Iowa farmers say weather and shifting climatic patterns are a top concern and the largest perceived threat to their production systems, according to a Center for Rural Affairs report released Aug. 29. The report, “Catching waves: Farmers gauge risk to advance water quality in Iowa,” doesn’t refer to care for God’s creation, but it does speak to some practical challenges in carrying out our God-given mandate.
“Water quality is a contentious issue in Iowa,” said Katie Rock, policy associate at the Center, and author of the report. “Continued high nitrogen, phosphorous, bacteria, and sediment levels in surface waters threaten public health and outdoor recreation.”
Coincidentally, Christians in the Diocese of Davenport and around the world opened the “Season of Creation” on Sept. 1, a five-week celebration of prayer and action to protect the environment. The annual event begins on World Day of Prayer for Creation (Sept. 1) and concludes on the Feast of St. Francis (Oct. 4), the patron saint of ecology in many faith traditions.
Pope Francis brought Catholics into the annual celebration in 2015, the same year he released his encyclical “Laudato Si,” a masterpiece on how we are to be in relationship with God, neighbor and the earth. This year’s Season of Creation theme, “walking together,” envisions brothers and sisters in Christ on a pilgrimage to take better care of creation. “Whether by considering ‘the lilies of the field’ or the ‘grain of wheat that falls to the earth,’ the spiritual journey of following Jesus is closely tied to the everyday wonders of nature that he experienced in his journey.” (Season of Creation 2018)
The everyday wonders of nature sound poetic in the passage above but, for farmers, the wonders of nature also present some challenges that seem to contradict stewardship of the earth. The Center for Rural Affairs report identified the top barriers to farmers’ adoption of watershed management plans or new conservation practices across the watersheds in which they work. Those barriers include limited cost-share or program funds, poor access to technical assistance and lack of awareness or knowledge. Farmers would like to take additional steps in managing water or soil quality, but need access to cost-sharing or technical assistance. “As Iowa continues to expand its watershed approach to water quality, understanding the needs, risks, and barriers farmers face will be critical,” Rock said in a news release.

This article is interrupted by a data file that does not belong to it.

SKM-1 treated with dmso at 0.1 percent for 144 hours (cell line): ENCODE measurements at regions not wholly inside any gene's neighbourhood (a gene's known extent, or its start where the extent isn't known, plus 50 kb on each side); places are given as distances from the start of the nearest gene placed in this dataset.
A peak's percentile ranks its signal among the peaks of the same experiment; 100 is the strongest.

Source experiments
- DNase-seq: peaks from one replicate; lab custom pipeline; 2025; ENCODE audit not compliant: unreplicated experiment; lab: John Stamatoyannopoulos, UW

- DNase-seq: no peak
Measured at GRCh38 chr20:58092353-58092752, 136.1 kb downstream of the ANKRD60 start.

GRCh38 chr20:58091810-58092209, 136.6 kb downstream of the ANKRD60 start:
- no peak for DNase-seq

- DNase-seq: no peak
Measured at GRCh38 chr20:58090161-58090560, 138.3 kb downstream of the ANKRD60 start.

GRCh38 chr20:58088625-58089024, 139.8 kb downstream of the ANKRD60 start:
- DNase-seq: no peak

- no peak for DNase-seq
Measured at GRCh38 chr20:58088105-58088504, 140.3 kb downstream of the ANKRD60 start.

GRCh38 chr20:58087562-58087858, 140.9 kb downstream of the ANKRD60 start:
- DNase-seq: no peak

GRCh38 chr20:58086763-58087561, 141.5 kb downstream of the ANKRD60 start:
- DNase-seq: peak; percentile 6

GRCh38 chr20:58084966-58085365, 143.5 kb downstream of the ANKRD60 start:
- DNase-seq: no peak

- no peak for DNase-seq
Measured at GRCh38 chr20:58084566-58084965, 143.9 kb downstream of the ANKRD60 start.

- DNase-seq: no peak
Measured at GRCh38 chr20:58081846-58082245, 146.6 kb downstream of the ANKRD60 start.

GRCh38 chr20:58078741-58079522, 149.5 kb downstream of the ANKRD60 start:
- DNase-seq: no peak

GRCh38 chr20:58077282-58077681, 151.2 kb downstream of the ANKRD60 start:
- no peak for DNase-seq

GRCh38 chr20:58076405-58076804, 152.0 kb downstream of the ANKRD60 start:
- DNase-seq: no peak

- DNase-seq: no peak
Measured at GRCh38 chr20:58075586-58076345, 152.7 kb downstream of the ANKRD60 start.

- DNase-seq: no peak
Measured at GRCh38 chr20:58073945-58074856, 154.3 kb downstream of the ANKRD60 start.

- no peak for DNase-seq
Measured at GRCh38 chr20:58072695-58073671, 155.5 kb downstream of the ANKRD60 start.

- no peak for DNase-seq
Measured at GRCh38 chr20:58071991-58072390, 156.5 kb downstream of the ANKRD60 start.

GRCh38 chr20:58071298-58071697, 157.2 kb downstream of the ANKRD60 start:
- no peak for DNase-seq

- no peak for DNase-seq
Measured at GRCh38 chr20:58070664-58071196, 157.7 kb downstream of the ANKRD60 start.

In other words, we need to be partners with farmers in seeking solutions to their challenges, if we want to bring about better water quality. Furthermore, each of us has an obligation within our daily lives to be good caretakers of God’s creation. Secular Franciscan Kent Ferris, director of the Diocese of Davenport’s Social Action Office, shares some common-sense ideas. “A Season of Creation can lead to a personal decision to be a smarter consumer, maybe one who purchases fewer items in plastic containers. The season can also spur individuals to be courageous with advocacy realizing that it is powerful, first- world countries who have contributed most to the degradation of Creation. The season also helps us to remember that it is the world’s poor who suffer first and most directly.”
Several programs are being offered by or in the Diocese of Davenport as part of Season of Creation:
• Sept. 11 — A Season of Creation presentation, 7 p.m., Ss. Mary & Mathias Parish, Muscatine, Gannon Hall. Free.
• Sept. 16 — The Good Life Redefined, 2-4 p.m., St. John United Methodist Church, 109 E. 14th St., Davenport; an Iowa Interfaith Power & Light presentation. Cost: $20; (iowaipl.org/act/register-events/).
• Oct. 3 — Transitus Prayer Service, eve of the feast day of St. Francis of Assisi; update on the Season of Creation, 7 p.m., Sacred Heart Cathedral, Davenport. Free.
• Oct. 4 — Our Call to Right Relationship: How Appalachia changed my view of the World through the lens of Pope Francis’ encyclical, ‘Laudato Si,’ 6:30 p.m., St. Paul The Apostle Parish, Davenport, presented by Ryan Burchett. Free.
For more information, or to take away suggestions for home, parish and community, visit the Season of Creation website: http://seasonofcreation.org/about/. To participate on social media use the hashtag #SeasonOfCreation on Facebook, Instagram and Twitter.
When we embrace the Season of Creation we’ll be more willing to partner with farmers and other neighbors to steward the earth for the generations that succeed us.
Barb Arland-Fye, Editor